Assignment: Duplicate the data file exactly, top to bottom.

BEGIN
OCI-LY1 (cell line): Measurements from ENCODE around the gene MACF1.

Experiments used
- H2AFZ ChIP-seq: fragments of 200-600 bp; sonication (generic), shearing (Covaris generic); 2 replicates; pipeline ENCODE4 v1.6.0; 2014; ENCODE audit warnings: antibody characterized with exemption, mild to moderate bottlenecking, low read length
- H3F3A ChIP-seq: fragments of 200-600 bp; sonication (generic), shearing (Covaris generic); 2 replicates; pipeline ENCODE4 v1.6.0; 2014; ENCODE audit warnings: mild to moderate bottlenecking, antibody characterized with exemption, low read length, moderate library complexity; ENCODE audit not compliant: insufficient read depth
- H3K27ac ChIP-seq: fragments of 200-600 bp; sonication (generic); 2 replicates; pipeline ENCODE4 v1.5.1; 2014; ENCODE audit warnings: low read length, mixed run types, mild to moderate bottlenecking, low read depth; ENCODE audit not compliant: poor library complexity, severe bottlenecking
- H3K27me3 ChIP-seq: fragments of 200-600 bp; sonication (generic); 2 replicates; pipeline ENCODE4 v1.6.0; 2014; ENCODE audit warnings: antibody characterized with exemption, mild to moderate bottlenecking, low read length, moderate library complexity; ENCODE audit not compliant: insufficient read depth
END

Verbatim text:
OCI-LY1 (cell line): Measurements from ENCODE around the gene MACF1.

Experiments used
- H2AFZ ChIP-seq: fragments of 200-600 bp; sonication (generic), shearing (Covaris generic); 2 replicates; pipeline ENCODE4 v1.6.0; 2014; ENCODE audit warnings: antibody characterized with exemption, mild to moderate bottlenecking, low read length
- H3F3A ChIP-seq: fragments of 200-600 bp; sonication (generic), shearing (Covaris generic); 2 replicates; pipeline ENCODE4 v1.6.0; 2014; ENCODE audit warnings: mild to moderate bottlenecking, antibody characterized with exemption, low read length, moderate library complexity; ENCODE audit not compliant: insufficient read depth
- H3K27ac ChIP-seq: fragments of 200-600 bp; sonication (generic); 2 replicates; pipeline ENCODE4 v1.5.1; 2014; ENCODE audit warnings: low read length, mixed run types, mild to moderate bottlenecking, low read depth; ENCODE audit not compliant: poor library complexity, severe bottlenecking
- H3K27me3 ChIP-seq: fragments of 200-600 bp; sonication (generic); 2 replicates; pipeline ENCODE4 v1.6.0; 2014; ENCODE audit warnings: antibody characterized with exemption, mild to moderate bottlenecking, low read length, moderate library complexity; ENCODE audit not compliant: insufficient read depth